We welcome feedback regarding our policy work and campaigns and our practices as an employer. We are keen to exchange views with other NGOs as well racial justice campaigners on how the environmental movement can become more inclusive, how environmental NGOs can attract a more diverse membership, starting from our youth organisations, and which measures we can take as an employer to encourage more applications from people with diverse backgrounds.

We must ask ourselves: when young people from ethnic, religious or racialised minorities make choices about their professional future, do they see us as an interesting place to work?

Yes, we need “to lead by example and to walk the talk even when it’s uncomfortable and requires unlearning, restructuring, sharing power and giving space” as called for by the petition. Things are moving  now in light of Black Lives Matter and through the new dynamism in the youth environmental and climate movements. Green activists from minority backgrounds are speaking up, also about their struggles within the movement. #GreenBrusselsSoWhite is therefore extremely timely, and I hope it will help to stir a healthy debate how we can make green Brussels reflect all the colours of Europe.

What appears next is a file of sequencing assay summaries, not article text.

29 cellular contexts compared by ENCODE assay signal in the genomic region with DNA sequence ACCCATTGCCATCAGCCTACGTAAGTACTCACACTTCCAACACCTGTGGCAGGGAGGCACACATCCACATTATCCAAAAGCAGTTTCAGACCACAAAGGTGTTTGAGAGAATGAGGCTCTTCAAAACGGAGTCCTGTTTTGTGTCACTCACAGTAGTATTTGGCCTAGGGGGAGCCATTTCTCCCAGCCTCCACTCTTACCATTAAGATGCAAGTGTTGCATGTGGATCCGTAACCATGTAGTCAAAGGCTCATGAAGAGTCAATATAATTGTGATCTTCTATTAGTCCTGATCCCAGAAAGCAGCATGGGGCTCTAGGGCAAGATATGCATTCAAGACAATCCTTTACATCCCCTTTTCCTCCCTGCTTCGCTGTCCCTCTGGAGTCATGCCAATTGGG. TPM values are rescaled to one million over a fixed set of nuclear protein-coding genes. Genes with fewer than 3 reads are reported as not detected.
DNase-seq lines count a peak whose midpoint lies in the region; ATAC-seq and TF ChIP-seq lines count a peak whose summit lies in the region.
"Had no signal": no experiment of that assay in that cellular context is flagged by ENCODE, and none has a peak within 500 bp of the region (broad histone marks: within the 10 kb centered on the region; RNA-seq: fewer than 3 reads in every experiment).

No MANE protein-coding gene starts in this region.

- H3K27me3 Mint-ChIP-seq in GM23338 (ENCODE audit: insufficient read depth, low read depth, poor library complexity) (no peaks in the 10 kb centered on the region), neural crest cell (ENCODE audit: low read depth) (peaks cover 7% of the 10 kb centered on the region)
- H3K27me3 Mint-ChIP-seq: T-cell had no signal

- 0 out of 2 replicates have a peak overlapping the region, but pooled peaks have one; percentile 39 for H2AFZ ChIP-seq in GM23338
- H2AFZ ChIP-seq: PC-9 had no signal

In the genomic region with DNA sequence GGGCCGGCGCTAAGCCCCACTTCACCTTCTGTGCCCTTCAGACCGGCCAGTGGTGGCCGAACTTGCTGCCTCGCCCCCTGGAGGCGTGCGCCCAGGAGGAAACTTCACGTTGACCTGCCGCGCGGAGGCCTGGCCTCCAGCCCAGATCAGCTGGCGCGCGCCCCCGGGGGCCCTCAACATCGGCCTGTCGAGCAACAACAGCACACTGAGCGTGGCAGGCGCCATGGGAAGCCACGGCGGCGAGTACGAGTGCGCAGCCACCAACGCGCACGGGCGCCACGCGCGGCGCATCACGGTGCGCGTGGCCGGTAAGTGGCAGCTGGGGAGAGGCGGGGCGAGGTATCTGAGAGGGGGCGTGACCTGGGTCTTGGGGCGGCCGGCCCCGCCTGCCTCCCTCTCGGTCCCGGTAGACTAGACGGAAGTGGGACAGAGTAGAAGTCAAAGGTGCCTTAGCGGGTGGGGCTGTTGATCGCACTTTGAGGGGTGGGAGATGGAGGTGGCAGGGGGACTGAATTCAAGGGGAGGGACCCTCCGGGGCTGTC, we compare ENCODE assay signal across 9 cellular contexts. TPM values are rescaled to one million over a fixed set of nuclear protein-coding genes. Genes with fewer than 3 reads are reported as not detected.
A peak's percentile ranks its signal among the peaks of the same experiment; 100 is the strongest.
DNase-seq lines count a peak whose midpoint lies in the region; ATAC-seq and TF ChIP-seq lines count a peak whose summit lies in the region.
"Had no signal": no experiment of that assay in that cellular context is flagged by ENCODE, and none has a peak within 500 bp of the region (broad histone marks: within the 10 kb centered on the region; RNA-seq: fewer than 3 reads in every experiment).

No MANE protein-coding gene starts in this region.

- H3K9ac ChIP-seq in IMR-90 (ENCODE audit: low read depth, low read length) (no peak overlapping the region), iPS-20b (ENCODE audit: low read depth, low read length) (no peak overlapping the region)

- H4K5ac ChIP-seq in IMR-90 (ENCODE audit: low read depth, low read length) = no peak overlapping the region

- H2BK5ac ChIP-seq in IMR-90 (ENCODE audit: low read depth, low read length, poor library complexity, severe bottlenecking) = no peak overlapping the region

[1] The use of the term ‘racial minority’ does not imply an acceptance of theories that attempt to determine the existence of separate human races. I use it here to describe ‘racialised’ communities, that is, groups of people who are categorised in racial terms and are often discriminated against.